Good news: Tacoma on track to post budget surplus

Study session: The general fund is expected to be $3 million to $5 million in the black at the end...

Tacoma budget director Diane Supler had some good news for the Tacoma City Council during Tuesday’s study session – namely that the city is headed toward posting a general fund surplus of between $3 million to $5 million by the end of the 2003-2004 biennium.

Supler’s 2003 year-end budget update included the following highlights: general fund departments are currently under-spending the projected rate of expenditure; general fund revenues are slightly lagging behind expectations; and this was the first review of financial information using the new SAP computer system.

Higher-than-expected revenues, a hiring freeze and careful spending by city departments – including the delay of some capital expenses – contributed to the nearly $339 million budget running in the black.

“With the exception of legislative, all departments are spending less than projected,” Supler noted.

The legislative department spent nearly $81,000 more than the $638,841 that was budgeted for 2003, she said, largely due the investigation into the Brame case by the Washington Association of Sheriffs and Police Chiefs.

General fund revenues for 2003 were projected to be $167,299,067, with $166,605,402 actually collected, for a shortfall of $693,665.

Still, the budget for the 2003-2004 biennium is expected to remain in the black due to higher-than-projected sales and business and occupation taxes and a miscellaneous fund that was just over $1 million more than was anticipated, primarily due to interest income, Supler said.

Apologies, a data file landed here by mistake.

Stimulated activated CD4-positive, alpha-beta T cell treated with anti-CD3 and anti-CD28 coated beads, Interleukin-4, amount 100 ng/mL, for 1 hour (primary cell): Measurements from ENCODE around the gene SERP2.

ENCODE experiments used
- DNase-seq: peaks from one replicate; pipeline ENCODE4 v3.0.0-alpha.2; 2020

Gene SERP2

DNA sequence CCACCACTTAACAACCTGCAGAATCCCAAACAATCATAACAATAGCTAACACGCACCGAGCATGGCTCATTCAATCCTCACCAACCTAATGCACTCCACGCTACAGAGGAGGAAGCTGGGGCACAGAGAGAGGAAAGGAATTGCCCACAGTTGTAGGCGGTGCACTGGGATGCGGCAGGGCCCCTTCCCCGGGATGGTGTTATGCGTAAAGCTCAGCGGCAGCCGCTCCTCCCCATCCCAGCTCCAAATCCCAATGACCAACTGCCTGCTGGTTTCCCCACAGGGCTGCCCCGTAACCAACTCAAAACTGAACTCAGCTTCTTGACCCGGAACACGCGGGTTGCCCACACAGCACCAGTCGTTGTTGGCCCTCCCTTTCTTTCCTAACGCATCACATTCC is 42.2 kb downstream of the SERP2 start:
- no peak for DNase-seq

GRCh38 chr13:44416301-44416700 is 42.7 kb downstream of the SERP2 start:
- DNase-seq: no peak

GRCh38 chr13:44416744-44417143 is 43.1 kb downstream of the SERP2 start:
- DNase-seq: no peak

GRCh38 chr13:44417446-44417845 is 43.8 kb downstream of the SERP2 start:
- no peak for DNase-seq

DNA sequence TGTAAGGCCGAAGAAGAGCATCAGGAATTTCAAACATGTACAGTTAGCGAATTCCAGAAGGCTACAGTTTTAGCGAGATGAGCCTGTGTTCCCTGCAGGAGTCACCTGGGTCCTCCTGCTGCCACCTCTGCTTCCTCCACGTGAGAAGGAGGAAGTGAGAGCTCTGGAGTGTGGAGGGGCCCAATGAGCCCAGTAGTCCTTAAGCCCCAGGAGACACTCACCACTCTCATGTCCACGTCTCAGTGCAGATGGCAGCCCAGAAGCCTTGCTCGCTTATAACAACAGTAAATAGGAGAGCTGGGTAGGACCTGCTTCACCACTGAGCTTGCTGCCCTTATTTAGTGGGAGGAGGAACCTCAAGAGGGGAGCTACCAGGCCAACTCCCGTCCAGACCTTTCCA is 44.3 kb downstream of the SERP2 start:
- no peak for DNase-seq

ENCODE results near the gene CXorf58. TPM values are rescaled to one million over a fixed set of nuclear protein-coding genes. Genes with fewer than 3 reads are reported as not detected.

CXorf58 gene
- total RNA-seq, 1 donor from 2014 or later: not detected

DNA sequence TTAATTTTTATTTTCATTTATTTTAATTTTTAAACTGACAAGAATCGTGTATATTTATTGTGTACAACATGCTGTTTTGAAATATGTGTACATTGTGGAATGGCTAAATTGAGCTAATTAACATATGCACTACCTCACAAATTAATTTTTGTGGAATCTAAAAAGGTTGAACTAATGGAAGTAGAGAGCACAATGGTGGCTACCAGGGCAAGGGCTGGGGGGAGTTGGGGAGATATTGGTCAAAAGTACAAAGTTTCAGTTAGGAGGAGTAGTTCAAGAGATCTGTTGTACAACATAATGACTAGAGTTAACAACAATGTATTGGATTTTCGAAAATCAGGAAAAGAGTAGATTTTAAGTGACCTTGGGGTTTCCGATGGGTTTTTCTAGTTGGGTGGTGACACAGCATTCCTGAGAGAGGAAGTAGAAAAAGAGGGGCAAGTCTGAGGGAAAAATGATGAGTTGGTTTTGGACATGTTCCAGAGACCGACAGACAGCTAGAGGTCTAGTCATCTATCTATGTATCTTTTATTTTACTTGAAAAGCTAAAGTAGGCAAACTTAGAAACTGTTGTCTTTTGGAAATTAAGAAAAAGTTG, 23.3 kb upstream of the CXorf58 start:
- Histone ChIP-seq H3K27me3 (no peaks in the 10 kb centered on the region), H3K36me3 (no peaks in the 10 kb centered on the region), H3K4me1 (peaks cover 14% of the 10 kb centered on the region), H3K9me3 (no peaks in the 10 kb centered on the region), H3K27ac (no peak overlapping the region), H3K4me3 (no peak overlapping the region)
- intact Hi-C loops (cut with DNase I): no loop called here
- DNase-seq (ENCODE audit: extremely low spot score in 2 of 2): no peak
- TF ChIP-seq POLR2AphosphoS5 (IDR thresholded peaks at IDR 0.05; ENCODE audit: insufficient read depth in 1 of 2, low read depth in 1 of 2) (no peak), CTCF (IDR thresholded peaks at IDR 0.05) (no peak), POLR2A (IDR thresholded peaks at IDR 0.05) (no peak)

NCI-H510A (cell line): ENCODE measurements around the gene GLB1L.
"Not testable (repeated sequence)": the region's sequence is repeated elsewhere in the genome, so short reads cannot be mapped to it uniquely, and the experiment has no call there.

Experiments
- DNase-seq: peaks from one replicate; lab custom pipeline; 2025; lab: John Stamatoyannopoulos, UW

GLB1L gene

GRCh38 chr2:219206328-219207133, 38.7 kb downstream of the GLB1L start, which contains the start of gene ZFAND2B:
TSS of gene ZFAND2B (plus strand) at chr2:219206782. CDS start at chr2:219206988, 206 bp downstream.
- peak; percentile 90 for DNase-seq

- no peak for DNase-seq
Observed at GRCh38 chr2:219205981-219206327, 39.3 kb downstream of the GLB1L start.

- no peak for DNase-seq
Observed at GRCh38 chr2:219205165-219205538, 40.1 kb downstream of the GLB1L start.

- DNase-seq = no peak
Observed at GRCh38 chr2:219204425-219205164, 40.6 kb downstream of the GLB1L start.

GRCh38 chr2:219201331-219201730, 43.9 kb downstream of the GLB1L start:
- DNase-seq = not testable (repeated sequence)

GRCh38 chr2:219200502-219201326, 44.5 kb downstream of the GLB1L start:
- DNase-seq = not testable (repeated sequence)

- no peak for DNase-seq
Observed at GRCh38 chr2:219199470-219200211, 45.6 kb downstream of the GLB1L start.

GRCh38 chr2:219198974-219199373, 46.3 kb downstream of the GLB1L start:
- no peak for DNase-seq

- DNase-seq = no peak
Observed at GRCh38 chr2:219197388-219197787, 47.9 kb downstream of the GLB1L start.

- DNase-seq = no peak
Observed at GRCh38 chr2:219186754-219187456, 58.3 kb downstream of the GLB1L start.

Collections on utility taxes, which lagged behind projections for 2003, she said, are expected to be up this year, more than making up for last year’s $1.3 million shortfall.

Total city resources were reported to be $353,091,213, which is comprised of revenues of $338,780,492 and a cash balance of $14,310,721.

“We spend a lot of time looking at revenues,” Supler told the council.

As this was the first budget report using the city’s new computer system, Supler noted, “We had to do a lot of business differently during the implementation of SAP.”

“2003 is going to be a very difficult year,” she said, referring to the fact that all budget figures have not been entered into the system in a timely manner as people become familiar with the new system.

Councilman Mike Lonergan questioned why bills weren’t entered and why this problem was just noticed recently.

Supler blamed a decentralized system and called it a “lesson learned.”
Councilwoman Julie Anderson wanted to know if there is a plan for firm final numbers regarding the 2003 year end budget report.

Because all bills haven’t been entered yet, figures presented during the presentation were skewed, indicating a nearly $15 million general fund surplus, instead of the actual $3 million to $5 million surplus.

“I think it’s important for us to understand that,” Councilman Kevin Phelps said.

“Minds could run amuck with a $14 million ($14,765,037) surplus,” Anderson said.

“You’re saying $5 million is more realistic than $15 million,” Lonergan clarified.

Supler said yes, noting the city should be caught up by the end of the 2003-2004 biennium this September.

“All the information in the system is accurate,” Supler said. “All the information has not been entered into the system yet.”

“We’ll get better over time,” City Manager Jim Walton assured.

Still, it wasn’t all good news, as the City Council faces the challenge of the 2005-2006 budget, with some estimates indicating a $25 million to $30 million shortfall.

Mayor Bill Baarsma said the city will have some tough budget choices to make in the future that won’t be solved by a hiring freeze or the delay of capital expenditures.

“When it gets right down to it,” he said, “it involves heavy policy analysis.”
For her part, Supler agreed. “We cannot continue at this rate without some changes,” she said.

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